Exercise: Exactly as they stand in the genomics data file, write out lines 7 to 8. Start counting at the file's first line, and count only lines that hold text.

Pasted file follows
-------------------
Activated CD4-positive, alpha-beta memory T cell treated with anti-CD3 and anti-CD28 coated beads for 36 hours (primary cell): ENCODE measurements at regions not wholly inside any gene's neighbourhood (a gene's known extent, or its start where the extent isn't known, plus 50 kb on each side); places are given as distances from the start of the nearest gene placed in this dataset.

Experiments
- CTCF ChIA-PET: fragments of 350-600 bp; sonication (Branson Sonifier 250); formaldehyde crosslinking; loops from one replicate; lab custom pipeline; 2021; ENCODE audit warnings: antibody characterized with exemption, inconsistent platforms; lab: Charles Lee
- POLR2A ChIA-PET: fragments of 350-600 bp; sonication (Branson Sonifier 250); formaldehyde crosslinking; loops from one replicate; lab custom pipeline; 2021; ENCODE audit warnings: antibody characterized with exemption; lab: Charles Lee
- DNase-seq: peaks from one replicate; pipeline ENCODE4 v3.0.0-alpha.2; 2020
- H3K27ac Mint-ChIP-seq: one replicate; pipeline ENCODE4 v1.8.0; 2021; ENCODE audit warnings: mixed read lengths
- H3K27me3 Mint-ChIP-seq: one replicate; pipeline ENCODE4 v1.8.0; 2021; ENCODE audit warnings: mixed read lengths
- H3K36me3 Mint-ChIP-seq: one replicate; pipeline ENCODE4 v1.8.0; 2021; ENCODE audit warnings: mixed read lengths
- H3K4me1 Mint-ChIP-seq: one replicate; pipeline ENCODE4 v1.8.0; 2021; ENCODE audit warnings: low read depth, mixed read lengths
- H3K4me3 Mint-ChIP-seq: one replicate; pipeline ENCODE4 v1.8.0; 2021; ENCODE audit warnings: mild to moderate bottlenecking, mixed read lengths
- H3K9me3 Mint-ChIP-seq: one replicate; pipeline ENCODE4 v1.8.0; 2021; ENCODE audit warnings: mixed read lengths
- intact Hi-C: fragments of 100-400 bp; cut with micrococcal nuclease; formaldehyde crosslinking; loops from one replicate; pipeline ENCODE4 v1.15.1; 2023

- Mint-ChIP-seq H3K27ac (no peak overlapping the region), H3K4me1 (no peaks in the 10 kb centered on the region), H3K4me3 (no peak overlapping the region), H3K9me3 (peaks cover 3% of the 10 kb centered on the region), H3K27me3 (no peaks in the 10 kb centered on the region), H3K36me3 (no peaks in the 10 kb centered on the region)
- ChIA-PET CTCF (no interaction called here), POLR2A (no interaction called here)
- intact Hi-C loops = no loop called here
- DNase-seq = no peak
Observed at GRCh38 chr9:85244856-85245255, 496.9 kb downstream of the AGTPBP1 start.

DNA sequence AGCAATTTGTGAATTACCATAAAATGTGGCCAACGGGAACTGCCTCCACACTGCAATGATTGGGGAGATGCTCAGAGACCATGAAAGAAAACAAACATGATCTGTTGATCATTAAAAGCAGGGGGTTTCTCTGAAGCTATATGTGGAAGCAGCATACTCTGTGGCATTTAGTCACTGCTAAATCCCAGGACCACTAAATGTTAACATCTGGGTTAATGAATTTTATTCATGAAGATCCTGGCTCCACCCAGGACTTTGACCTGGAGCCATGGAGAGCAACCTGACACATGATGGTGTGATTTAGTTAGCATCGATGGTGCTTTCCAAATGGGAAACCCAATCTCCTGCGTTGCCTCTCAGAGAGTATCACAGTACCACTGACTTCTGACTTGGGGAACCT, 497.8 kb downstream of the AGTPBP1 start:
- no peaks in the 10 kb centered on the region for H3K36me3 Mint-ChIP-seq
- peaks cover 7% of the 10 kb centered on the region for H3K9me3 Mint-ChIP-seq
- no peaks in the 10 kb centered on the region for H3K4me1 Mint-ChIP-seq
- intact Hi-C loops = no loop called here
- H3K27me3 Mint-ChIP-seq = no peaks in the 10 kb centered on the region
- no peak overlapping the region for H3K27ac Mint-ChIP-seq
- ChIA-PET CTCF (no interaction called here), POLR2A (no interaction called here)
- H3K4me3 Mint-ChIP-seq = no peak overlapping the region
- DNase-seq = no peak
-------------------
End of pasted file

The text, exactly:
- H3K27me3 Mint-ChIP-seq: one replicate; pipeline ENCODE4 v1.8.0; 2021; ENCODE audit warnings: mixed read lengths
- H3K36me3 Mint-ChIP-seq: one replicate; pipeline ENCODE4 v1.8.0; 2021; ENCODE audit warnings: mixed read lengths